Seki Y, Inoue H, Nagata N, Hayashi K, Fukuyama S, Matsumoto K, Komine O, Hamano S, Himeno K, Inagaki-Ohara K, et al: SOCS-3 regulates onset and maintenance of T(H)2-mediated allergic responses. Nat Med. 2003, 9: 1047-1054. 10.1038/nm896.

    CAS  PubMed  Article  Google Scholar 

  195. 195.

    Taleb S, Romain M, Ramkhelawon B, Uyttenhove C, Pasterkamp G, Herbin O, Esposito B, Perez N, Yasukawa H, Van Snick J, et al: Loss of SOCS3 expression in T cells reveals a regulatory role for interleukin-17 in atherosclerosis. J Exp Med. 2009, 206: 2067-2077. 10.1084/jem.20090545.

    CAS  PubMed  PubMed Central  Article  Google Scholar 

  196. 196.

    Seki Y, Hayashi K, Matsumoto A, Seki N, Tsukada J, Ransom J, Naka T, Kishimoto T, Yoshimura A, Kubo M: Expression of the suppressor of cytokine signaling-5 (SOCS5) negatively regulates IL-4-dependent STAT6 activation and Th2 differentiation. Proc Natl Acad Sci USA. 2002, 99: 13003-13008. 10.1073/pnas.202477099.

    CAS  PubMed  PubMed Central  Article  Google Scholar 

  197. 197.

    Ohshima M, Yokoyama A, Ohnishi H, Hamada H, Kohno N, Higaki J, Naka T: Overexpression of suppressor of cytokine signalling-5 augments eosinophilic airway inflammation in mice. Clin Exp Allergy. 2007, 37: 735-742. 10.1111/j.1365-2222.2007.02707.x.

    CAS  PubMed  Article  Google Scholar 

  198. 198.

    Lu TX, Munitz A, Rothenberg ME: MicroRNA-21 is up-regulated in allergic airway inflammation and regulates IL-12p35 expression. J Immunol. 2009, 182: 4994-5002. 10.4049/jimmunol.0803560.

    CAS  PubMed  PubMed Central  Article  Google Scholar 

  199. 199.

    Mattes J, Collison A, Plank M, Phipps S, Foster PS: Antagonism of microRNA-126 suppresses the effector function of TH2 cells and the development of allergic airways disease. Proc Natl Acad Sci USA. 2009, 106: 18704-18709. 10.1073/pnas.0905063106.

    CAS  PubMed  PubMed Central  Article  Google Scholar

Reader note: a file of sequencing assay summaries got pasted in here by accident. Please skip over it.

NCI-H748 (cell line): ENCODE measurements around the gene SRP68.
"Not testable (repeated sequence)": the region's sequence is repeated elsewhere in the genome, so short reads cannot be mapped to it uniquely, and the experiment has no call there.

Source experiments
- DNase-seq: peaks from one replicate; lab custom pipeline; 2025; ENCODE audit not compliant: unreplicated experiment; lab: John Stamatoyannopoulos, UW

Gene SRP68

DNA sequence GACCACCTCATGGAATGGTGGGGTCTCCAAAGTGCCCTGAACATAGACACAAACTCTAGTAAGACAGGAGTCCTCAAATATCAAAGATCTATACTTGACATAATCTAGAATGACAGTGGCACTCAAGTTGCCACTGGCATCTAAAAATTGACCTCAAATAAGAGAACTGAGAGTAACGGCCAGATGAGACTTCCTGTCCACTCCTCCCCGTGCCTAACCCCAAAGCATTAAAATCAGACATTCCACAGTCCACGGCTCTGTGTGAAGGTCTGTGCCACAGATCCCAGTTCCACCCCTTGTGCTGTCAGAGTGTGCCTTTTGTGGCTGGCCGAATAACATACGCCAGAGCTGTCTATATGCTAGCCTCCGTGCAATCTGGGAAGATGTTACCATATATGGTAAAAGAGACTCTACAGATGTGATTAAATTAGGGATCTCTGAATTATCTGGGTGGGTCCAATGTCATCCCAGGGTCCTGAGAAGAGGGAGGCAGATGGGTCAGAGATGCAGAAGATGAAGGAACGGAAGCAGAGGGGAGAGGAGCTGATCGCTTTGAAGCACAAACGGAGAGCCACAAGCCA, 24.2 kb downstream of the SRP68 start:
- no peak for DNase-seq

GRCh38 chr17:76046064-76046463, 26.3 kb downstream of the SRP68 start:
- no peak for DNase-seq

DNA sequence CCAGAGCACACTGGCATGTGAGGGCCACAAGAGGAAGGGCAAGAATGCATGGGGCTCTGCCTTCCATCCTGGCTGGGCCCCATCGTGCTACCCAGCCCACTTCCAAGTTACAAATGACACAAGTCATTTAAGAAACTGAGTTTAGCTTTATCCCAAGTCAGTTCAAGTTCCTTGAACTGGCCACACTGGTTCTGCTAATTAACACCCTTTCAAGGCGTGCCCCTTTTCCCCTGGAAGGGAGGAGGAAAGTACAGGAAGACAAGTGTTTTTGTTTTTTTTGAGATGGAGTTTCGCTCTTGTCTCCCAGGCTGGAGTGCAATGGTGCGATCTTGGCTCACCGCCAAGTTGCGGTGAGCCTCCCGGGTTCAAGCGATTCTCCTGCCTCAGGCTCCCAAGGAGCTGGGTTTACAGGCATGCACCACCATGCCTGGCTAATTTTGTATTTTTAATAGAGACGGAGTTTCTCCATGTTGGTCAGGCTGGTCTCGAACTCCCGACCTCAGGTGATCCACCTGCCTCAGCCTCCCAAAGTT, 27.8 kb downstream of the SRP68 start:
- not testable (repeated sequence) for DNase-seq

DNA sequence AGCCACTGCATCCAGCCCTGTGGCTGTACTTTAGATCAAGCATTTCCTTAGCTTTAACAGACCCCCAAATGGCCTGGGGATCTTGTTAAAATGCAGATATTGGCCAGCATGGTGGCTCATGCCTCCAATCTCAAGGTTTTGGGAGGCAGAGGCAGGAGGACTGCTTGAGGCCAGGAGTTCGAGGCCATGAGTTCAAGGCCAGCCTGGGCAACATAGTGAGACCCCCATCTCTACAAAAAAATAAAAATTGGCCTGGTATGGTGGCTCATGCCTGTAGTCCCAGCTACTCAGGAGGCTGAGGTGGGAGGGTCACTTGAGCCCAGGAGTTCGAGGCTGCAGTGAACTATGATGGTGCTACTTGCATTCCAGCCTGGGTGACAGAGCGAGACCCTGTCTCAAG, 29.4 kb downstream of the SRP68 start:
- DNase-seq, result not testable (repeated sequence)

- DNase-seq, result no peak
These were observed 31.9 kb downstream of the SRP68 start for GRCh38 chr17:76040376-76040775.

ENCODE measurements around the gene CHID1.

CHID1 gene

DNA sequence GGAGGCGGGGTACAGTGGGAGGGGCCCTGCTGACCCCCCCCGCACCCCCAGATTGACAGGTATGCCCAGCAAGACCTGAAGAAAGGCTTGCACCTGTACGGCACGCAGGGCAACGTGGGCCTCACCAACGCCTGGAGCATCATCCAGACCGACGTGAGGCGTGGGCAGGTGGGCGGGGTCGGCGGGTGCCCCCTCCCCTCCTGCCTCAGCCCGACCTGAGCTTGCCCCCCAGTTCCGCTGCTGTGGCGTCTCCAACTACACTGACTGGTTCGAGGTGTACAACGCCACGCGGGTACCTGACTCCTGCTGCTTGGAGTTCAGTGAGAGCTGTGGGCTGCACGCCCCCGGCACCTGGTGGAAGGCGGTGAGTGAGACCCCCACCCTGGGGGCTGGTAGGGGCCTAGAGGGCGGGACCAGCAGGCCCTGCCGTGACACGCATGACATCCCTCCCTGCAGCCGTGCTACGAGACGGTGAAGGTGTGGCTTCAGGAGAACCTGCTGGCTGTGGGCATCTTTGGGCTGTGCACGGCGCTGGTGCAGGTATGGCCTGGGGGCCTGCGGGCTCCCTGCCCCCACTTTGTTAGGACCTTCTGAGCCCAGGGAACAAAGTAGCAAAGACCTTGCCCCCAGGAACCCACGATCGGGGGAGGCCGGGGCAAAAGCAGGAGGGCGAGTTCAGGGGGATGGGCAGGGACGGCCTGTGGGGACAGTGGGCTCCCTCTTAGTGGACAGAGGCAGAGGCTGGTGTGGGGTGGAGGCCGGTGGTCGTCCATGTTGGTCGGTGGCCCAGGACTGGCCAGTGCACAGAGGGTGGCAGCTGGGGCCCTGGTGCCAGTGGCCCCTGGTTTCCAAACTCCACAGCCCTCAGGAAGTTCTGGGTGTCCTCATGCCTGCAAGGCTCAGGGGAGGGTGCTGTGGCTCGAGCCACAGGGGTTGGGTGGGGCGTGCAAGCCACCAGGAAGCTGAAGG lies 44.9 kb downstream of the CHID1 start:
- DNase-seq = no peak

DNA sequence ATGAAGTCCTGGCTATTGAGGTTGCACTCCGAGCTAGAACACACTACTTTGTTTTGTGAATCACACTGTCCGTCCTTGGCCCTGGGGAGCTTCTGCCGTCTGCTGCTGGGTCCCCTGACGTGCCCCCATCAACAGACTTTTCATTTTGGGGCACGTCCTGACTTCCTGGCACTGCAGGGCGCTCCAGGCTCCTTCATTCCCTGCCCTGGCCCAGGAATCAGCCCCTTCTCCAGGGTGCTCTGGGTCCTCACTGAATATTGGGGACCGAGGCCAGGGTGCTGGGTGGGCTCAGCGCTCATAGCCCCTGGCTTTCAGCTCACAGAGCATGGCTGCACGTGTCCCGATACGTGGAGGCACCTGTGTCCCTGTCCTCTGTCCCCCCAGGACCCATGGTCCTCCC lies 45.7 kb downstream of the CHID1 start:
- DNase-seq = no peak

200. 200.

    Hur GY, Lee SY, Lee SH, Kim SJ, Lee KJ, Jung JY, Lee EJ, Kang EH, Jung KH, Kim JH, et al: Potential use of an anticancer drug gefinitib, an EGFR inhibitor, on allergic airway inflammation. Exp Mol Med. 2007, 39: 367-375.

    CAS  PubMed  Article  Google Scholar 

  201. 201.

    Yamamoto N, Takeshita K, Shichijo M, Kokubo T, Sato M, Nakashima K, Ishimori M, Nagai H, Li YF, Yura T, Bacon KB: The orally available spleen tyrosine kinase inhibitor 2-[7-(3,4-dimethoxyphenyl)-imidazo[1,2-c]pyrimidin-5-ylamino]nicotinamide dihydrochloride (BAY 61-3606) blocks antigen-induced airway inflammation in rodents. J Pharmacol Exp Ther. 2003, 306: 1174-1181. 10.1124/jpet.103.052316.

    CAS  PubMed  Article  Google Scholar 

  202. 202.

    Meltzer EO, Berkowitz RB, Grossbard EB: An intranasal Syk-kinase inhibitor (R112) improves the symptoms of seasonal allergic rhinitis in a park environment. J Allergy Clin Immunol. 2005, 115: 791-796. 10.1016/j.jaci.2005.01.040.

    CAS  PubMed  Article  Google Scholar 

  203. 203.

    Kudlacz E, Conklyn M, Andresen C, Whitney-Pickett C, Changelian P: The JAK-3 inhibitor CP-690550 is a potent anti-inflammatory agent in a murine model of pulmonary eosinophilia. Eur J Pharmacol. 2008, 582: 154-161. 10.1016/j.ejphar.2007.12.024.

    CAS  PubMed  Article  Google Scholar 

  204. 204.

    Malaviya R, Chen CL, Navara C, Liu XP, Keenan M, Waurzyniak B, Uckun FM: Treatment of allergic asthma by targeting janus kinase 3-dependent leukotriene synthesis in mast cells with 4-(3', 5'-dibromo-4'-hydroxyphenyl)amino-6,7-dimethoxyquinazoline (WHI-P97). J Pharmacol Exp Ther. 2000, 295: 912-926.